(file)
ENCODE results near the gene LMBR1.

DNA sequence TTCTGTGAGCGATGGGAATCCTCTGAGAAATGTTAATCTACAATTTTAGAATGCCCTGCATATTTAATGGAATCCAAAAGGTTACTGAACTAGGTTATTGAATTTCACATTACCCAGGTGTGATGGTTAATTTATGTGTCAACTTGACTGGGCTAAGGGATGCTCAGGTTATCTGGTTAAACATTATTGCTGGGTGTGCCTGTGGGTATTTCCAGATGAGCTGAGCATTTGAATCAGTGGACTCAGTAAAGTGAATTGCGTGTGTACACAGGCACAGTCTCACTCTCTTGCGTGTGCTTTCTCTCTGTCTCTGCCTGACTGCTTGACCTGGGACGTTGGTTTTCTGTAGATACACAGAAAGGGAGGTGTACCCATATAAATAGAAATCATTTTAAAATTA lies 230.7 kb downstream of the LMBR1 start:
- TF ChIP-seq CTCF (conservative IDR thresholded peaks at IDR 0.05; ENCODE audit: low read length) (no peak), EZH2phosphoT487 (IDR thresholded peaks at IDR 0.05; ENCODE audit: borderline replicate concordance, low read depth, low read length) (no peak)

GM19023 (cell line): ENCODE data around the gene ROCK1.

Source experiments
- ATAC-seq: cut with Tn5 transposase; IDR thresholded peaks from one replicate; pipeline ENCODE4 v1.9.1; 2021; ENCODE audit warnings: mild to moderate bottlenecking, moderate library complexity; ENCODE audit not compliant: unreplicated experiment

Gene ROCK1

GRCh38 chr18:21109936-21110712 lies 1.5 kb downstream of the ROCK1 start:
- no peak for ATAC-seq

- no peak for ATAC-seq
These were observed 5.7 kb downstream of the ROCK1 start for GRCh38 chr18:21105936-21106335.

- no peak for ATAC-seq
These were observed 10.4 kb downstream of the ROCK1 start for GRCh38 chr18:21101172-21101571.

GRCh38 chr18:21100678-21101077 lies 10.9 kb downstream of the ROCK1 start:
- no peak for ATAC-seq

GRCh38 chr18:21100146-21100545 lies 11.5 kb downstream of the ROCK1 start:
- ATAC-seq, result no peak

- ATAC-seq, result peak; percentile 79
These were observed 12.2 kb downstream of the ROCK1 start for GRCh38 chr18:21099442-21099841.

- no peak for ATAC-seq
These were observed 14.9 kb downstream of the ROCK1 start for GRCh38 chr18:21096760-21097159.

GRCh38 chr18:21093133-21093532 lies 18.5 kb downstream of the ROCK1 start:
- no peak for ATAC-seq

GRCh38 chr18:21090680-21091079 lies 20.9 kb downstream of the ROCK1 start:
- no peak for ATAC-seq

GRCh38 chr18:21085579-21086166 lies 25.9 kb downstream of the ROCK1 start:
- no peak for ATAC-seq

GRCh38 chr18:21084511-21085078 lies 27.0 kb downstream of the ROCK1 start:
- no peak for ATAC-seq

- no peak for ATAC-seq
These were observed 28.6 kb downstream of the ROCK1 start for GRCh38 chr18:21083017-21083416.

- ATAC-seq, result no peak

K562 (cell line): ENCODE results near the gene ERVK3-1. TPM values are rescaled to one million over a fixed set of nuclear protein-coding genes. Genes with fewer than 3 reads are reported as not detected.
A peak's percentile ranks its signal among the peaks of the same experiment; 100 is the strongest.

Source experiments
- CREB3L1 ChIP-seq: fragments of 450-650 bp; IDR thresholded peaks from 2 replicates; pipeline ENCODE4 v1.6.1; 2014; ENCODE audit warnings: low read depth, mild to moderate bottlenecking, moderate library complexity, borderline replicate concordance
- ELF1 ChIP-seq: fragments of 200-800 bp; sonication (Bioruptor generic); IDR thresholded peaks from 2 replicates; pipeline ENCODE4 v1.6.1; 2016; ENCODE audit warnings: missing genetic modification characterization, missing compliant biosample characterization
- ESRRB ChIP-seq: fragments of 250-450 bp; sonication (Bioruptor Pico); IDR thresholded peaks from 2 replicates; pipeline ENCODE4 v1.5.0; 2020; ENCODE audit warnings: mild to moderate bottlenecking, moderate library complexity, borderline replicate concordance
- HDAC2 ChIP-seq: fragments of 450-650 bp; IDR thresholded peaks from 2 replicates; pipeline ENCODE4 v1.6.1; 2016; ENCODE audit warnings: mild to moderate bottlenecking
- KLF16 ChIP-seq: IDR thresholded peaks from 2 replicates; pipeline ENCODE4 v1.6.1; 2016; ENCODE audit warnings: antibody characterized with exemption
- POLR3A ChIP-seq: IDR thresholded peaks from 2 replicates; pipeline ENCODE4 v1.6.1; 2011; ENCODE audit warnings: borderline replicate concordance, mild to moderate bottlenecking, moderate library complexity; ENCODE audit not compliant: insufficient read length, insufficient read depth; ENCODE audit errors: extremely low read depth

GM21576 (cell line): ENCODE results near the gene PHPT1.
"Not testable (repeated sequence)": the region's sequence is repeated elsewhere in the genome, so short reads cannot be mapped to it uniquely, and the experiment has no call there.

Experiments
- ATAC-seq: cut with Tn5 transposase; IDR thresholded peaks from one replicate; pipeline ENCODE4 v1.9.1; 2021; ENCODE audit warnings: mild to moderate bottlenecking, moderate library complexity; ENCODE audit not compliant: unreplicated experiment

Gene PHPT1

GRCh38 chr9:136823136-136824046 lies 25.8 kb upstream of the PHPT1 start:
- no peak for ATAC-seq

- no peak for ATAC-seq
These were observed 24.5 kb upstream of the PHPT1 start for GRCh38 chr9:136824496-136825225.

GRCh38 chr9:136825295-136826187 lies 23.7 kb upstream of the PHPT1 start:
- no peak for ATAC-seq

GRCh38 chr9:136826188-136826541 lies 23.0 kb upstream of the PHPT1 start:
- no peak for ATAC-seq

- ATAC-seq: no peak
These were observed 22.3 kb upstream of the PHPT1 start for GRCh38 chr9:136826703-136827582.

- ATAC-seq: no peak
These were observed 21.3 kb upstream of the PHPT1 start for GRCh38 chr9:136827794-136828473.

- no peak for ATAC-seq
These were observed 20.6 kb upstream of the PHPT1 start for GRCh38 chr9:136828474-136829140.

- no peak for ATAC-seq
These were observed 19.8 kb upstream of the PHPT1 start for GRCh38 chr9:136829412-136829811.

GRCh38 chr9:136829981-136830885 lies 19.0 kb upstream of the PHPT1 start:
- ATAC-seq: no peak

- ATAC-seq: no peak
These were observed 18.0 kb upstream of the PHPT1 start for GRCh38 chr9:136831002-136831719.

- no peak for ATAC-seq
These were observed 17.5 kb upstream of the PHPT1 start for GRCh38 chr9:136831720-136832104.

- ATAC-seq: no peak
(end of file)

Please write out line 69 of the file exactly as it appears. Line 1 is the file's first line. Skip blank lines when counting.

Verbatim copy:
- ATAC-seq: no peak